(1996). Powerful, disturbing, stirring, Jamaica Kincaid’s novel is the deeply charged story of a woman’s life on the island of Dominica. Xuela Claudette Richardson, the daughter of a Carib mother and a half-Scottish, half-African father, loses her mother to death the moment she is born and must find her way on her own.
(2013). This piercing examination of the manifold ways in which the passing of time operates on the human consciousness unfolds gracefully, and Kincaid inhabits each of her characters—a mother, a father, and their two children, living in a small village in New England—as they move, in their own minds, between the present, the past, and the future.
(2008) Interactive guide to the craft of narrative writing. From developing characters to building conflict, from mastering dialogue to setting the scene, Naming the World jump-starts your creativity with inspiring exercises that will have you scrambling for pen and paper.
(2005) A car accident joins strangers linked by an intimate knowledge of madness. A teenage boy remembers his father’s act of sudden and self-righteous violence. A “hurricane party” reunites a couple whom tragedy parted. And, in an unforgettable three-story cycle, an illness sets in profound relief a man’s relationship with his mother and the odd, shifting fidelity of truth to love.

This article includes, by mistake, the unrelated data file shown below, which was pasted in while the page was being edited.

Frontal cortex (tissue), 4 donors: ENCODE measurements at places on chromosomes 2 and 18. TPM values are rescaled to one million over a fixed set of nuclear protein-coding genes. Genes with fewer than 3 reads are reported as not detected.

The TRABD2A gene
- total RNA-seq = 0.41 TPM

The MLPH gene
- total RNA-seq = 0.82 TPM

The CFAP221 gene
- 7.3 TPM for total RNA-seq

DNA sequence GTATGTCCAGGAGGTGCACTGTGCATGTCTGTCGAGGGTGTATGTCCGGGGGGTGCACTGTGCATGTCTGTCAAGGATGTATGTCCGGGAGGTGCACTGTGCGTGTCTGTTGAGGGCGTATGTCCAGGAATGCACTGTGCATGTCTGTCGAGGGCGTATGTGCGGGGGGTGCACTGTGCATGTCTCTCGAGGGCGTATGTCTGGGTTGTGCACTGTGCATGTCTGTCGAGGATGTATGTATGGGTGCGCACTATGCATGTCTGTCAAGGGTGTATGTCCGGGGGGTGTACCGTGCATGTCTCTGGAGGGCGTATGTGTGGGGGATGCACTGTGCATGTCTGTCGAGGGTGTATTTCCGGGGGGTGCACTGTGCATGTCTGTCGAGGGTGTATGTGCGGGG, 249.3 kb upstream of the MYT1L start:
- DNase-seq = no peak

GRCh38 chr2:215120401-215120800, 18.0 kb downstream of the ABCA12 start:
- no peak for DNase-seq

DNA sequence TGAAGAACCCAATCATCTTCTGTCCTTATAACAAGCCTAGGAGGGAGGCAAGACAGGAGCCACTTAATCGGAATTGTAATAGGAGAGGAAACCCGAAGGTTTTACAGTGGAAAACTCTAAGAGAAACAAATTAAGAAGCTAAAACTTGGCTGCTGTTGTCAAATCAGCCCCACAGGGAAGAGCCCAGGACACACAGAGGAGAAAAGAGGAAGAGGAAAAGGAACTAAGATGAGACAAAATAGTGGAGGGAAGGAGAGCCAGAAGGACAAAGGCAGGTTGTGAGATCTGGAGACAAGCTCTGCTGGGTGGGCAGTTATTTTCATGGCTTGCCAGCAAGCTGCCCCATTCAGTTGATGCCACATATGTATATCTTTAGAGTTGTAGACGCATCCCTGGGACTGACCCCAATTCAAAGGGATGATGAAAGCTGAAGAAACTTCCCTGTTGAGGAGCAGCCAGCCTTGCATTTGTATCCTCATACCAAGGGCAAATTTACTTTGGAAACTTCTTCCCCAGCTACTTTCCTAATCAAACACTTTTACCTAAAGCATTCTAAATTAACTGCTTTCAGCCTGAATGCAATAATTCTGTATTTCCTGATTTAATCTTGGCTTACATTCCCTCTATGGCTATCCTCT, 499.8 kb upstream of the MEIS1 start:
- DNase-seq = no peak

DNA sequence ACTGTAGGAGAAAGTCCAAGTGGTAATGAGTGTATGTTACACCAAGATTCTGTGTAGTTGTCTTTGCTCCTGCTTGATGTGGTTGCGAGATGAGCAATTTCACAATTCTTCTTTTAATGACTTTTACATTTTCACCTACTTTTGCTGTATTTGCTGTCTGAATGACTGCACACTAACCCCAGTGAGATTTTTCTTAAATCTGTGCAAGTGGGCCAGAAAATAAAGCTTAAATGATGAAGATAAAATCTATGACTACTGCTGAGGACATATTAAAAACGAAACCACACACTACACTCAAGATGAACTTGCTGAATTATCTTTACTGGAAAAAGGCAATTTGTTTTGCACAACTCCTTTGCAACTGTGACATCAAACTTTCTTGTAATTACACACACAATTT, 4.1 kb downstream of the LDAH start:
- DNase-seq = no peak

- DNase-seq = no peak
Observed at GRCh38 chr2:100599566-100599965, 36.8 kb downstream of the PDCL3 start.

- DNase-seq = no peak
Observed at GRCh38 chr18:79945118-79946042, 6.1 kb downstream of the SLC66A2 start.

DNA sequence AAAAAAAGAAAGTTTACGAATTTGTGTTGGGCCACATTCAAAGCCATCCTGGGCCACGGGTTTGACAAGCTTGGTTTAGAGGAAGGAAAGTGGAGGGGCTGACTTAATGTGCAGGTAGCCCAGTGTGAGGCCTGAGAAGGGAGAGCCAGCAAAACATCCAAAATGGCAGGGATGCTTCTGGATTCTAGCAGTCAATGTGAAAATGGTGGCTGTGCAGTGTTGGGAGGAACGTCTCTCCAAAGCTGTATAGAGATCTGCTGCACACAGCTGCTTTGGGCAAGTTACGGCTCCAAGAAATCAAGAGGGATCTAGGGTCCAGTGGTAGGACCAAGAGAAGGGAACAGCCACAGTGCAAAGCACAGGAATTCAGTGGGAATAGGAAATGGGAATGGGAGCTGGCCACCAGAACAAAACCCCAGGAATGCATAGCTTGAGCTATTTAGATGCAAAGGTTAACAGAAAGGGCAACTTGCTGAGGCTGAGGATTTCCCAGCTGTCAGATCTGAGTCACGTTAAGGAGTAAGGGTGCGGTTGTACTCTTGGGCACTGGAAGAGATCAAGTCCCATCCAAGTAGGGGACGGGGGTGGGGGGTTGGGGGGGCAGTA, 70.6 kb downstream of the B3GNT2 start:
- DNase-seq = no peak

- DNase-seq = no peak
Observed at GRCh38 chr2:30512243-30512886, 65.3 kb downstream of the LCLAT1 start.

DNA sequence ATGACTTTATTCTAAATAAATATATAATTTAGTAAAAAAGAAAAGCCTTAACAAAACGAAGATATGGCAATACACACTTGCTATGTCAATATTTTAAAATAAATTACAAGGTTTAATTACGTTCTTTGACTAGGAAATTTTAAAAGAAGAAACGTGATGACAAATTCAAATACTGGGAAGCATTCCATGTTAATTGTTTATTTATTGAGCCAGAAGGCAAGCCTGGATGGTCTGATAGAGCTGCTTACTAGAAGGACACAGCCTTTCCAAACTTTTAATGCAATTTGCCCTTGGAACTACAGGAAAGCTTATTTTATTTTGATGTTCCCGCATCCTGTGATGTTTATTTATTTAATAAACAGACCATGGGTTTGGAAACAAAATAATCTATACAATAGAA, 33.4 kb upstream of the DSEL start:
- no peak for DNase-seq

(2007). Amy Hempel is a master of the short story. This celebrated volume gathers together her complete work — four short collections of stunning stories about marriages, minor disasters, and moments of revelation. With her inimitable compassion and wit, Hempel introduces characters who make choices that seem inevitable, and whose longings and misgivings evoke eternal human experience.
(2004). Thomas Bunting while neglecting his philosophy Ph.D. is secretly writing what he hopes will be his masterwork—a vast atheistic project. In despair over his failed career and failing marriage, Bunting is also enraged to near lunacy by his parents’ religiousness. When his father, a beloved parish priest, falls ill, Bunting returns to the village of his childhood. His hopes that this visit might enable him to talk honestly with his parents and sort out his life, are soon destroyed.
(2012). Daniel Albright gathers parables, poems, dreams, translations, written during a three-year period following the death of his father. Accompanied by artwork by the poet and artist Peter Sacks, the cahier is an attempt to translate private experiences into something with public meaning.
(2009). The book asks “some of the essential questions about the art of fiction. Is realism real? How do we define a successful metaphor? What is character? When do we recognize a brilliant use of detail in fiction? What is point of view, and how does it work? What is imaginative sympathy? Why does fiction move us?